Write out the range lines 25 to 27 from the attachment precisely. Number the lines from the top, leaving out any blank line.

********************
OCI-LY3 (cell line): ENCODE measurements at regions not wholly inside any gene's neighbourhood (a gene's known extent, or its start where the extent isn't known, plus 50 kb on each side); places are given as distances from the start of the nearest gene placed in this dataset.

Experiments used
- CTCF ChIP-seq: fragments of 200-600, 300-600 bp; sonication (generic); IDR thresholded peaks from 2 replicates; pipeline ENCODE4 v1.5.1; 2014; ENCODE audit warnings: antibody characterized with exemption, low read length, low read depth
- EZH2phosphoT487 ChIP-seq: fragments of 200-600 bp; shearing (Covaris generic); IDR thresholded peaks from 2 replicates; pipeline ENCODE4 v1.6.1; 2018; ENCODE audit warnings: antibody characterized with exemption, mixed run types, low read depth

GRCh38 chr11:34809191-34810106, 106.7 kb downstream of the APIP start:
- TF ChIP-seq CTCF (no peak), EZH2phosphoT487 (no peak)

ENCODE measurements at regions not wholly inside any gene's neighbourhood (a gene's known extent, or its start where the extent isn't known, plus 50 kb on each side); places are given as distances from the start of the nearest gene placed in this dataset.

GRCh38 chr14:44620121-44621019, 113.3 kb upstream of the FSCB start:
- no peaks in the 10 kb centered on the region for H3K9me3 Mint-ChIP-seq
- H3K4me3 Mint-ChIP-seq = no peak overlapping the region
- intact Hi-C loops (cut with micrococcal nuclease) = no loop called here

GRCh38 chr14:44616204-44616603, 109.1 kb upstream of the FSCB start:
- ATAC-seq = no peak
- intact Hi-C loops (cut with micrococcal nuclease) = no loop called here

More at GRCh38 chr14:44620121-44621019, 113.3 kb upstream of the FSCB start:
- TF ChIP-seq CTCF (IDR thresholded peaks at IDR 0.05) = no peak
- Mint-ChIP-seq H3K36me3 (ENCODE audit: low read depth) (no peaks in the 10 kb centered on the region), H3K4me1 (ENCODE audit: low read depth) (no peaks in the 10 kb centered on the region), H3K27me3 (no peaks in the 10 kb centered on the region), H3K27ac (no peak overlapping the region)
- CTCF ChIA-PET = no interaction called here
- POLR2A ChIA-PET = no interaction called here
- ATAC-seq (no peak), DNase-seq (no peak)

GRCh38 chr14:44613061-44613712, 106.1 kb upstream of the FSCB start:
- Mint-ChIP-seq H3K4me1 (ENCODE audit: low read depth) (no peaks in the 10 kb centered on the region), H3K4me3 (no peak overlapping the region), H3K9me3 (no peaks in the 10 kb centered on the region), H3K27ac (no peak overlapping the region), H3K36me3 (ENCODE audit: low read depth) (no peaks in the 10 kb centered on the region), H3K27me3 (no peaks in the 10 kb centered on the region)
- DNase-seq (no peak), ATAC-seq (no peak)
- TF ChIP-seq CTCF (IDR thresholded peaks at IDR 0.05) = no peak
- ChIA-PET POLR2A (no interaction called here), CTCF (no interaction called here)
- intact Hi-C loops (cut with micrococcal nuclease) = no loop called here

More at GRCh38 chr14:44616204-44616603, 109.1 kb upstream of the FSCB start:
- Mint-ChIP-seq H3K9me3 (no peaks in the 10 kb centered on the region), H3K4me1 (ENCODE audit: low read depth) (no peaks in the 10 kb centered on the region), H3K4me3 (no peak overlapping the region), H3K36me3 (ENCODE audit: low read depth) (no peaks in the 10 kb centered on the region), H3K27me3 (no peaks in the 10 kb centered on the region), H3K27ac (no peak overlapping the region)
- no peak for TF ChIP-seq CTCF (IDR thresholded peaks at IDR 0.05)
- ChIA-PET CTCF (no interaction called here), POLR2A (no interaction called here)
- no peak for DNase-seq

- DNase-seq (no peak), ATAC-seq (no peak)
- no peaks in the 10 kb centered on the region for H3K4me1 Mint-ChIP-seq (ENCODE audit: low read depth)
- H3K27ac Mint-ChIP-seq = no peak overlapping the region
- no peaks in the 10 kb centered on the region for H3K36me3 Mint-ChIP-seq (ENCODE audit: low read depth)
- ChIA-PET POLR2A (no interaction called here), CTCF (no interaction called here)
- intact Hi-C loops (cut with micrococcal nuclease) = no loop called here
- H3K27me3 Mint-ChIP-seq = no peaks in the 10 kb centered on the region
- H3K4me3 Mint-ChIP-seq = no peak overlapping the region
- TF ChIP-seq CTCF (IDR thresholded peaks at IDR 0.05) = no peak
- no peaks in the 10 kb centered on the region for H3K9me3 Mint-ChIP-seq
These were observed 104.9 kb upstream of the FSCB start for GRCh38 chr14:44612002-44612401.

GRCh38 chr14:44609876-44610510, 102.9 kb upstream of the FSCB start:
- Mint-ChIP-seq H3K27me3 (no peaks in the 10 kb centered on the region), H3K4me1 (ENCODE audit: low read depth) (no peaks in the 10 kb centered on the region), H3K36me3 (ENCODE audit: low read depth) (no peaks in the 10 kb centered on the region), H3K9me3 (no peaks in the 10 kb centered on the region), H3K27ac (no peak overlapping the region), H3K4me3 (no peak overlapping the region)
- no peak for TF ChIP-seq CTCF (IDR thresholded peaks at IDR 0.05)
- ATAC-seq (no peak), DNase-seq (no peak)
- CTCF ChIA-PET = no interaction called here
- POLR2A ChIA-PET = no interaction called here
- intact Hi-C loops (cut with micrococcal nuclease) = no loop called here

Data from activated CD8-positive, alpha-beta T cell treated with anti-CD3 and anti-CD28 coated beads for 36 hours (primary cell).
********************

- ChIA-PET POLR2A (no interaction called here), CTCF (no interaction called here)
- intact Hi-C loops (cut with micrococcal nuclease) = no loop called here

More at GRCh38 chr14:44616204-44616603, 109.1 kb upstream of the FSCB start: